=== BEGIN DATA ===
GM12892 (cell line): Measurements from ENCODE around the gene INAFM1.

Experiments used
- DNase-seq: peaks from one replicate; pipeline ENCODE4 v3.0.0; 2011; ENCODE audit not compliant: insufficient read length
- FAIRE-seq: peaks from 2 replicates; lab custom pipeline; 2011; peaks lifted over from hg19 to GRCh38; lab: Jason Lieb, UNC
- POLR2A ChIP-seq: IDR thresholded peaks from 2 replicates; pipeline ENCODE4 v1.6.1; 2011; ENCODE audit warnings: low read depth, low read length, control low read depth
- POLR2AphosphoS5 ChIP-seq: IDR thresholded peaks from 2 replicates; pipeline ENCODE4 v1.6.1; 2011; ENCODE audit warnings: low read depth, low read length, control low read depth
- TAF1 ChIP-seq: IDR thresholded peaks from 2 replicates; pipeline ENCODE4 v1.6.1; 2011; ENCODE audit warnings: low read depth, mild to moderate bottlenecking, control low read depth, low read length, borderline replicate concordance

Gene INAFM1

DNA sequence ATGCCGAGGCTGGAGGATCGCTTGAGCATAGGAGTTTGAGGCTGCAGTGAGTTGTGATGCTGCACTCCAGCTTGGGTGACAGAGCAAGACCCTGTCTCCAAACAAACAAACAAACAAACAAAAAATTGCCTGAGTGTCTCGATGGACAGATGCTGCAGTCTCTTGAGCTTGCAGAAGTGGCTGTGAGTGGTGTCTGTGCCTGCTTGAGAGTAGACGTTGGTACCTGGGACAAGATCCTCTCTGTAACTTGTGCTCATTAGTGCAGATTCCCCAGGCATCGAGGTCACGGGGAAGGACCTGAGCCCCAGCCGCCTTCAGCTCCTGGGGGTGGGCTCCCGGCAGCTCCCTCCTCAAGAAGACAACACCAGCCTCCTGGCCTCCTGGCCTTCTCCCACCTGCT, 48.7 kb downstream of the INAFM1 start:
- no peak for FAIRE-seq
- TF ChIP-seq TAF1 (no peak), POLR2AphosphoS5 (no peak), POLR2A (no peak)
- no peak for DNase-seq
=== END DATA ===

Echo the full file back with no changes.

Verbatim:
GM12892 (cell line): Measurements from ENCODE around the gene INAFM1.

Experiments used
- DNase-seq: peaks from one replicate; pipeline ENCODE4 v3.0.0; 2011; ENCODE audit not compliant: insufficient read length
- FAIRE-seq: peaks from 2 replicates; lab custom pipeline; 2011; peaks lifted over from hg19 to GRCh38; lab: Jason Lieb, UNC
- POLR2A ChIP-seq: IDR thresholded peaks from 2 replicates; pipeline ENCODE4 v1.6.1; 2011; ENCODE audit warnings: low read depth, low read length, control low read depth
- POLR2AphosphoS5 ChIP-seq: IDR thresholded peaks from 2 replicates; pipeline ENCODE4 v1.6.1; 2011; ENCODE audit warnings: low read depth, low read length, control low read depth
- TAF1 ChIP-seq: IDR thresholded peaks from 2 replicates; pipeline ENCODE4 v1.6.1; 2011; ENCODE audit warnings: low read depth, mild to moderate bottlenecking, control low read depth, low read length, borderline replicate concordance

Gene INAFM1

DNA sequence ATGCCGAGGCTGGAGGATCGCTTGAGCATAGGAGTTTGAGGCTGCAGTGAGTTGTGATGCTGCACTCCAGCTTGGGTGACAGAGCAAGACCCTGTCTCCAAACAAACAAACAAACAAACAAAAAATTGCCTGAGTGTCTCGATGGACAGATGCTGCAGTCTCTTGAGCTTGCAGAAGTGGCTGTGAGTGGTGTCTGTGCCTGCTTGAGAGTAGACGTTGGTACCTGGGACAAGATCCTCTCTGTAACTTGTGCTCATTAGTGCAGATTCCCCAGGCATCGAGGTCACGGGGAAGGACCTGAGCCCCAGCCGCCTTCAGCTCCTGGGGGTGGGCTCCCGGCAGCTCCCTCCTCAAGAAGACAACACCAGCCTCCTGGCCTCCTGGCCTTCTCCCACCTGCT, 48.7 kb downstream of the INAFM1 start:
- no peak for FAIRE-seq
- TF ChIP-seq TAF1 (no peak), POLR2AphosphoS5 (no peak), POLR2A (no peak)
- no peak for DNase-seq